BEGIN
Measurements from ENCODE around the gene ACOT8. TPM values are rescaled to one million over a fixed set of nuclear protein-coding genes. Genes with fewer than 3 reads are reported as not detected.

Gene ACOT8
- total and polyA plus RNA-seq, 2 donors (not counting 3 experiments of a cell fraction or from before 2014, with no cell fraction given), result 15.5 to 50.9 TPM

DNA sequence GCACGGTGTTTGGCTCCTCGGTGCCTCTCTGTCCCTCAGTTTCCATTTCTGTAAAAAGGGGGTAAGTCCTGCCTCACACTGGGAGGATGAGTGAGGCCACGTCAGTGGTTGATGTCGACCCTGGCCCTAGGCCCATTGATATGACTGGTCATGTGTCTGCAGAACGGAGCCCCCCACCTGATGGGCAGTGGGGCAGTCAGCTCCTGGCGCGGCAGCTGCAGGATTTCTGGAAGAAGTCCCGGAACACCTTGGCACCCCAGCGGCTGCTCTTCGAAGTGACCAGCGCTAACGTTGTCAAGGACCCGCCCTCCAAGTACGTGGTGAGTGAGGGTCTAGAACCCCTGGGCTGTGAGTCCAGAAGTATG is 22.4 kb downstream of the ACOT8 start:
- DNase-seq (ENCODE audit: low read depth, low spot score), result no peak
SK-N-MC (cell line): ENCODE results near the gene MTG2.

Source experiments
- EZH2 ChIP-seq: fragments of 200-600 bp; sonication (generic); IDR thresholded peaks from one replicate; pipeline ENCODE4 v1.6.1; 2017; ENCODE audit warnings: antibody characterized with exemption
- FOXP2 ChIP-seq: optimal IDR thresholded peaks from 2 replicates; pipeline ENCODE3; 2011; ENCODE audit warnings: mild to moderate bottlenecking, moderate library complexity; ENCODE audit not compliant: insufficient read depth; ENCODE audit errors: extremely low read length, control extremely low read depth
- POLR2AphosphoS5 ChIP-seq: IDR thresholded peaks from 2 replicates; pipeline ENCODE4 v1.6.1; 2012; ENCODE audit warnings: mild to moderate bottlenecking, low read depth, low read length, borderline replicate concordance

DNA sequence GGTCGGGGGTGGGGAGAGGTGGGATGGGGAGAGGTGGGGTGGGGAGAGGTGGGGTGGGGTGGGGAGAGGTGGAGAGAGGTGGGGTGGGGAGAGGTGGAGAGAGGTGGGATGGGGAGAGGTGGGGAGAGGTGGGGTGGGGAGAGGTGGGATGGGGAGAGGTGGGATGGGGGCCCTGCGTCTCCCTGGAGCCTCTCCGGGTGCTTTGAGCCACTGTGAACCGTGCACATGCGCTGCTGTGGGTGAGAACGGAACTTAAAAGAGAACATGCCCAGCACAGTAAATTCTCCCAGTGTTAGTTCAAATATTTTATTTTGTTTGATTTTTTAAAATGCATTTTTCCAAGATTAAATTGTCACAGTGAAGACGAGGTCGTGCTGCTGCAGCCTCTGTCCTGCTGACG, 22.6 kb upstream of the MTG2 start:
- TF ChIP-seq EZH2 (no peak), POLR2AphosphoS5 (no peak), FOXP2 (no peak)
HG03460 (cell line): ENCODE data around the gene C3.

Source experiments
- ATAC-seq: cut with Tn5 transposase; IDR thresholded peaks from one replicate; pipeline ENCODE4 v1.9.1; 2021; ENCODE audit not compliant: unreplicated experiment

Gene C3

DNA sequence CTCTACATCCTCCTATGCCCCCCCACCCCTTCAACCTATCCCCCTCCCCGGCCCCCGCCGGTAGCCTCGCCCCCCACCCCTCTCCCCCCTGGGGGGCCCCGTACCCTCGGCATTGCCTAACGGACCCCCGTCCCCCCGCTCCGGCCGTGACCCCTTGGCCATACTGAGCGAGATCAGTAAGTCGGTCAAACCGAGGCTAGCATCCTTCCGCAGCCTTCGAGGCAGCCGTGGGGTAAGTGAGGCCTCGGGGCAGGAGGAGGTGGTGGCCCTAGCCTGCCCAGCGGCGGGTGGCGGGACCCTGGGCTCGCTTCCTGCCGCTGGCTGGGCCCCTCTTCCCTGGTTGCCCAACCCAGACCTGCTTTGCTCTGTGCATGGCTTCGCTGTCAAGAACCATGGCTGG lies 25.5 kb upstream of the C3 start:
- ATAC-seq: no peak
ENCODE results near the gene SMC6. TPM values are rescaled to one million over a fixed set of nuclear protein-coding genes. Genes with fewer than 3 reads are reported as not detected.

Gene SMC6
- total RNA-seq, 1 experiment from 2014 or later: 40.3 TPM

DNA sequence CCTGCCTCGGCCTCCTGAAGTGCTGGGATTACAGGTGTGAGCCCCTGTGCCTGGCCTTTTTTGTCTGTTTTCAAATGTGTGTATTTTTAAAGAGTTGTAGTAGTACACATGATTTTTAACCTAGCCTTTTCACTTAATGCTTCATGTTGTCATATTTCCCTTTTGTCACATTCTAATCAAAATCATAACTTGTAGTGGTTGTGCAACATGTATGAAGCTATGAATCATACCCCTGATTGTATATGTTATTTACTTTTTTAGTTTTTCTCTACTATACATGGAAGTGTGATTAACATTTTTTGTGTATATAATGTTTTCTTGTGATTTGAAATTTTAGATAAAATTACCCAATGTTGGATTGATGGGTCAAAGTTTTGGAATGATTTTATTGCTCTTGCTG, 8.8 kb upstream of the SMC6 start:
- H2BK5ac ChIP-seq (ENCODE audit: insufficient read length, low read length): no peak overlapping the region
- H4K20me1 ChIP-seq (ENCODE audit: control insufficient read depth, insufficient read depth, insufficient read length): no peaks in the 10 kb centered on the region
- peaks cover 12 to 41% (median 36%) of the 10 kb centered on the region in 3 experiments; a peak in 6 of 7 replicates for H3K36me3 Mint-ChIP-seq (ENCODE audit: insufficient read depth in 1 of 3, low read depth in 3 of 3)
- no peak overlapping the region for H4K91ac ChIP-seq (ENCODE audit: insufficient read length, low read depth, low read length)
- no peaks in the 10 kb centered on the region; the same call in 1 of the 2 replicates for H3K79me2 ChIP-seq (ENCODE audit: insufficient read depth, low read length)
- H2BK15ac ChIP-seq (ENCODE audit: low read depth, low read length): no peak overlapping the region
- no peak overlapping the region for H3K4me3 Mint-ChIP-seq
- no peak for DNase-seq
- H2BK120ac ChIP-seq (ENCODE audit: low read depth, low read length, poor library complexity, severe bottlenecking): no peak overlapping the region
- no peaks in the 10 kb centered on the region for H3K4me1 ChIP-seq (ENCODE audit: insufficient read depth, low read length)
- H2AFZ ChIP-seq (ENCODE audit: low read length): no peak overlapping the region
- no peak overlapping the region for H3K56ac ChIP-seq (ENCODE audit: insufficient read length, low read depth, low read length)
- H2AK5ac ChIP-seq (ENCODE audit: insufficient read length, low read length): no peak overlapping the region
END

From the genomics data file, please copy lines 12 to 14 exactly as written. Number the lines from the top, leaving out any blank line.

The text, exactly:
- TF ChIP-seq EZH2 (no peak), POLR2AphosphoS5 (no peak), FOXP2 (no peak)
HG03460 (cell line): ENCODE data around the gene C3.

Source experiments